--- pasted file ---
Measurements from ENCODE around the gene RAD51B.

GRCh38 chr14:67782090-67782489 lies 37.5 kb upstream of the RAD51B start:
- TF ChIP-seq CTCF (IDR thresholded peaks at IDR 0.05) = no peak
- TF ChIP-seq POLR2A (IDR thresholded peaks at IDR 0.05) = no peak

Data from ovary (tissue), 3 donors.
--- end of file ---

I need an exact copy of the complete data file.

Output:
Measurements from ENCODE around the gene RAD51B.

GRCh38 chr14:67782090-67782489 lies 37.5 kb upstream of the RAD51B start:
- TF ChIP-seq CTCF (IDR thresholded peaks at IDR 0.05) = no peak
- TF ChIP-seq POLR2A (IDR thresholded peaks at IDR 0.05) = no peak

Data from ovary (tissue), 3 donors.